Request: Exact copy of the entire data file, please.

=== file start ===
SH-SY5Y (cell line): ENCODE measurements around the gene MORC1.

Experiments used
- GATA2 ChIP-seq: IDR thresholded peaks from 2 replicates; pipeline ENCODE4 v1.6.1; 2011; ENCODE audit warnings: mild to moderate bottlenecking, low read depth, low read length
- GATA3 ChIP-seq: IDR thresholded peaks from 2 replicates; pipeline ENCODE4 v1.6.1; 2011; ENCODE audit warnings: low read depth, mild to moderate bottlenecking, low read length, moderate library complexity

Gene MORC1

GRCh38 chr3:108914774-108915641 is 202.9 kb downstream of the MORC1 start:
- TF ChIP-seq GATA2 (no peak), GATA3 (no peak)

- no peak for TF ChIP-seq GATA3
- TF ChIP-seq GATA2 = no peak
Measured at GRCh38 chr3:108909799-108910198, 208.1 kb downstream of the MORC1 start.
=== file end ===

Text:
SH-SY5Y (cell line): ENCODE measurements around the gene MORC1.

Experiments used
- GATA2 ChIP-seq: IDR thresholded peaks from 2 replicates; pipeline ENCODE4 v1.6.1; 2011; ENCODE audit warnings: mild to moderate bottlenecking, low read depth, low read length
- GATA3 ChIP-seq: IDR thresholded peaks from 2 replicates; pipeline ENCODE4 v1.6.1; 2011; ENCODE audit warnings: low read depth, mild to moderate bottlenecking, low read length, moderate library complexity

Gene MORC1

GRCh38 chr3:108914774-108915641 is 202.9 kb downstream of the MORC1 start:
- TF ChIP-seq GATA2 (no peak), GATA3 (no peak)

- no peak for TF ChIP-seq GATA3
- TF ChIP-seq GATA2 = no peak
Measured at GRCh38 chr3:108909799-108910198, 208.1 kb downstream of the MORC1 start.